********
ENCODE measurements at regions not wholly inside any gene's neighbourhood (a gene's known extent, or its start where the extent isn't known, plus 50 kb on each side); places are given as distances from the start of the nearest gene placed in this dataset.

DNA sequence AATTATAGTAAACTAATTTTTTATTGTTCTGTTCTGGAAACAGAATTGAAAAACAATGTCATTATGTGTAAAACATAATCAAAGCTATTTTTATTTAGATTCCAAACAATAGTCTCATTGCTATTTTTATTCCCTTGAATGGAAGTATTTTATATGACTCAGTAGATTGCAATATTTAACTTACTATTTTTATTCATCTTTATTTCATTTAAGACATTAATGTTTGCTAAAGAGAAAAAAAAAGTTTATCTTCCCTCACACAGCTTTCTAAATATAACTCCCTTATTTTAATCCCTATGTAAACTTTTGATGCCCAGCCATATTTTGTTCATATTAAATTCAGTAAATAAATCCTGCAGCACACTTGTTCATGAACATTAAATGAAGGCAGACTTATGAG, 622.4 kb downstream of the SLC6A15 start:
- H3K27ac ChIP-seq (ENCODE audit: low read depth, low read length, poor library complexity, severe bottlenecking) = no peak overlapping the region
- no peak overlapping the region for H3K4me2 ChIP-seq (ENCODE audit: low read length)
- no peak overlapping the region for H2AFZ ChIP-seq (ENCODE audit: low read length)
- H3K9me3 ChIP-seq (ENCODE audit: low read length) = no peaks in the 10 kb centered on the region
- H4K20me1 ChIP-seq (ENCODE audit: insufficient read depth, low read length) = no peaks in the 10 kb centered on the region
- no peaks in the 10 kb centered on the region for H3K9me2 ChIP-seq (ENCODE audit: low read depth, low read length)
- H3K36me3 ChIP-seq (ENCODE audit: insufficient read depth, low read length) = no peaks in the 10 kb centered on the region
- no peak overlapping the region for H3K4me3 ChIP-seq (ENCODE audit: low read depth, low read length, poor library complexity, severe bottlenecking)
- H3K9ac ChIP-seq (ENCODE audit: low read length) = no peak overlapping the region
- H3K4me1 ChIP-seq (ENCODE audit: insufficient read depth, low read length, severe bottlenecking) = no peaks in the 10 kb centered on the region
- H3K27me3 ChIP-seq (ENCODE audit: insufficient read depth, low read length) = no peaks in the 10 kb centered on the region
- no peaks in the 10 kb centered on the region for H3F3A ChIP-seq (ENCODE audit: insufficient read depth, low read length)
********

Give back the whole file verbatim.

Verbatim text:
ENCODE measurements at regions not wholly inside any gene's neighbourhood (a gene's known extent, or its start where the extent isn't known, plus 50 kb on each side); places are given as distances from the start of the nearest gene placed in this dataset.

DNA sequence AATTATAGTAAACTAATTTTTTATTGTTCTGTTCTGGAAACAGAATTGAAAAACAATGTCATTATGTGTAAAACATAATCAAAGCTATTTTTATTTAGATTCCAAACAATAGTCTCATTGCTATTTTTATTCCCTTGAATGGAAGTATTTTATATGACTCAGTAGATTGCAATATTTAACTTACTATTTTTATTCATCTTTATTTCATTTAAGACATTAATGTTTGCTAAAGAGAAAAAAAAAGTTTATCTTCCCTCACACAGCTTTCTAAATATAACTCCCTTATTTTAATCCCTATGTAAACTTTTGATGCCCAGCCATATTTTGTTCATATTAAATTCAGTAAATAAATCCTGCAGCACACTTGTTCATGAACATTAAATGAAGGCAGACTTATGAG, 622.4 kb downstream of the SLC6A15 start:
- H3K27ac ChIP-seq (ENCODE audit: low read depth, low read length, poor library complexity, severe bottlenecking) = no peak overlapping the region
- no peak overlapping the region for H3K4me2 ChIP-seq (ENCODE audit: low read length)
- no peak overlapping the region for H2AFZ ChIP-seq (ENCODE audit: low read length)
- H3K9me3 ChIP-seq (ENCODE audit: low read length) = no peaks in the 10 kb centered on the region
- H4K20me1 ChIP-seq (ENCODE audit: insufficient read depth, low read length) = no peaks in the 10 kb centered on the region
- no peaks in the 10 kb centered on the region for H3K9me2 ChIP-seq (ENCODE audit: low read depth, low read length)
- H3K36me3 ChIP-seq (ENCODE audit: insufficient read depth, low read length) = no peaks in the 10 kb centered on the region
- no peak overlapping the region for H3K4me3 ChIP-seq (ENCODE audit: low read depth, low read length, poor library complexity, severe bottlenecking)
- H3K9ac ChIP-seq (ENCODE audit: low read length) = no peak overlapping the region
- H3K4me1 ChIP-seq (ENCODE audit: insufficient read depth, low read length, severe bottlenecking) = no peaks in the 10 kb centered on the region
- H3K27me3 ChIP-seq (ENCODE audit: insufficient read depth, low read length) = no peaks in the 10 kb centered on the region
- no peaks in the 10 kb centered on the region for H3F3A ChIP-seq (ENCODE audit: insufficient read depth, low read length)